1999 Jeep Wrangler Review
The king of off-road vehicles.
We drove our Wrangler Sport through the Arizona mountains north of Phoenix. Spring runoff had carved deep gullies in the muddy trail as we slogged past Buckhorn Canyon toward Fort Misery. The primitive road wasn't even on our map of Arizona, and for good reason. A car simply would not have made it up the muddy, rutted hill climbs. A big four-wheel drive sport-utility might have gotten through, but not as easily as the Wrangler.
Yet, when we left the trail and turned onto Interstate 17, heading south toward Phoenix, we were grateful for its smooth, comfortable ride quality. That's the essence of the newest generation Wrangler. It provides the ultimate in off-road capability without punishing its occupants on the long road back to civilization. It's the right choice for perilous off-road treks like California's Rubicon Trail. But it's also fun for cruising around the neighborhood. And it makes a statement about your lifestyle--or at least what you'd like your lifestyle to be.
The new Wrangler isn't a luxury car, but isn't the penalty box it used to be. Paved roads seem much smoother. Corners are handled with more dignity. It feels stable at 80 mph. And wet pavement is not to be feared. At the same time, the Wrangler's off-road capability is superior to that of even the legendary Jeep CJ. It's an impressive balancing act.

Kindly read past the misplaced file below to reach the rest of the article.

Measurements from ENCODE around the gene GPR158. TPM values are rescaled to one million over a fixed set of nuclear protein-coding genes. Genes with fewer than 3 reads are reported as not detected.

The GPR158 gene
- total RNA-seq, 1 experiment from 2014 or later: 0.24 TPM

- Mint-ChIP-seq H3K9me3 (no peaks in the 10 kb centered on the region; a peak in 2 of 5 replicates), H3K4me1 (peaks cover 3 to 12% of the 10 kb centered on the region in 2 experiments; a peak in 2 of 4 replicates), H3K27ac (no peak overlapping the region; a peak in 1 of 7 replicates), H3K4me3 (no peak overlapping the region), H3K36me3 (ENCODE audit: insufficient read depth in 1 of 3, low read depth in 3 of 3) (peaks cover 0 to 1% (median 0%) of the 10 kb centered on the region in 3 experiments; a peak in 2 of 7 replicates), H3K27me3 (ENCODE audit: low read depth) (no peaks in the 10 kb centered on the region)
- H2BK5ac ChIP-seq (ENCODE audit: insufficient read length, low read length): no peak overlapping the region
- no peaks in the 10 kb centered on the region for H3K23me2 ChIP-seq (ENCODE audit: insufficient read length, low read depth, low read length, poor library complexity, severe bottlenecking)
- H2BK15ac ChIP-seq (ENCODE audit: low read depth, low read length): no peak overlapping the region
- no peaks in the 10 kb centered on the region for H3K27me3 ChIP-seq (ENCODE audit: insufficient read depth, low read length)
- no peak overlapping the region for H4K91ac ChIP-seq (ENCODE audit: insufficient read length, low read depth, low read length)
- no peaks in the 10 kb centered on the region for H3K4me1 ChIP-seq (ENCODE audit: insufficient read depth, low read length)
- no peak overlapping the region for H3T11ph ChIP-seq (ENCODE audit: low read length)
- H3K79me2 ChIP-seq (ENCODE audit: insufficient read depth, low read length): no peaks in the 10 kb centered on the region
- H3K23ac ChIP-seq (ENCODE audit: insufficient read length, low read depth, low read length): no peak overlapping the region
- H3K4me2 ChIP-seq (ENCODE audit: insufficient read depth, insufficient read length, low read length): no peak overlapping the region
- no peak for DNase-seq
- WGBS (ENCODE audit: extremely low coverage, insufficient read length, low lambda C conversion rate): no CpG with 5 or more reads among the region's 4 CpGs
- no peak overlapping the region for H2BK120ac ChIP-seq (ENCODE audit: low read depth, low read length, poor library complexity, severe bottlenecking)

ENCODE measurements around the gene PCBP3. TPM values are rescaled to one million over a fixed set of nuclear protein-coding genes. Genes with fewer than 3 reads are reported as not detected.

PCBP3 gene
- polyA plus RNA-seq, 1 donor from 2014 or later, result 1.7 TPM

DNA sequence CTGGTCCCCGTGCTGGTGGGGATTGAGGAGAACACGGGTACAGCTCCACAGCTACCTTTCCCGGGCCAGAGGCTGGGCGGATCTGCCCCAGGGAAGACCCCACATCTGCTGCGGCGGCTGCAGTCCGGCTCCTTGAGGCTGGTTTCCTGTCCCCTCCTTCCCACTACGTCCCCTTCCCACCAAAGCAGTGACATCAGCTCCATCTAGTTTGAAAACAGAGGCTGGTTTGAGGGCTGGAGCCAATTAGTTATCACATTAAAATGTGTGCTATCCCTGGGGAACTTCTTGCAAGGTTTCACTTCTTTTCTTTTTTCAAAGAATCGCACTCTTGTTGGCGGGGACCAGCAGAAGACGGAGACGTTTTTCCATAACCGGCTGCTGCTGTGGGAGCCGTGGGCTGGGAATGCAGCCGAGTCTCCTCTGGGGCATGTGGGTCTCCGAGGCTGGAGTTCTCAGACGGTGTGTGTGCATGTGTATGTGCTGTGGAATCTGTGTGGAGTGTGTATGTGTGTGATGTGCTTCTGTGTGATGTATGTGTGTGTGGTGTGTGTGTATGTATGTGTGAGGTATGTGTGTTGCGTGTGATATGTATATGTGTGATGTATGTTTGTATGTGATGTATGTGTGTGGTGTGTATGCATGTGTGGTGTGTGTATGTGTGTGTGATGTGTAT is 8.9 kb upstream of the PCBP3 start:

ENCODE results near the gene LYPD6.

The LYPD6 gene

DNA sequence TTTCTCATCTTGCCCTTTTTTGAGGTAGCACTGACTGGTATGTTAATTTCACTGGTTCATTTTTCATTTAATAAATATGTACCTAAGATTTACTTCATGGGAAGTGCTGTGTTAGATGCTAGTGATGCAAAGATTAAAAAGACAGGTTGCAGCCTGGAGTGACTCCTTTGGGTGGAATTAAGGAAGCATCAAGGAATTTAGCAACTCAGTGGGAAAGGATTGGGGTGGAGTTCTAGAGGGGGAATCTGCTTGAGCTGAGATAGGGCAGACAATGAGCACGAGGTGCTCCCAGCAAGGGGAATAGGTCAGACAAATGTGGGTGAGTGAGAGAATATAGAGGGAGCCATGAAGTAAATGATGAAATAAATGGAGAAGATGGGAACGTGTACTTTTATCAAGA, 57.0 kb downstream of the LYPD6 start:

Wrangler's engineers achieved this balance by replacing Jeep's 50-year-old leaf-spring suspension with a coil-spring suspension. They mounted it onto a rigid new chassis that provides a stable platform for the suspension to do its job. Coil springs provide better handling on and off road and enormous suspension travel. Wrangler's Quadra-Coil suspension boasts an additional seven inches of articulation over the old leaf spring suspension.
Greater approach and departure angles mean the Wrangler can cross trenches and clamber over rocks and fallen trees that would trap the old Jeep. Few vehicles can match the Wrangler's rock-climbing ability. At the same time, it does not feel like a utility truck when winding down a curvy road.
Still, the Wrangler is no sports car. Its handling is competent, but the basic design is essentially truck, with a high center of gravity. Hurrying this or any sport-utility vehicle around tight corners is not a good plan.
• For more information such as specs, prices, and photos of the 1999 Jeep Wrangler, click here: 1999 Jeep Wrangler.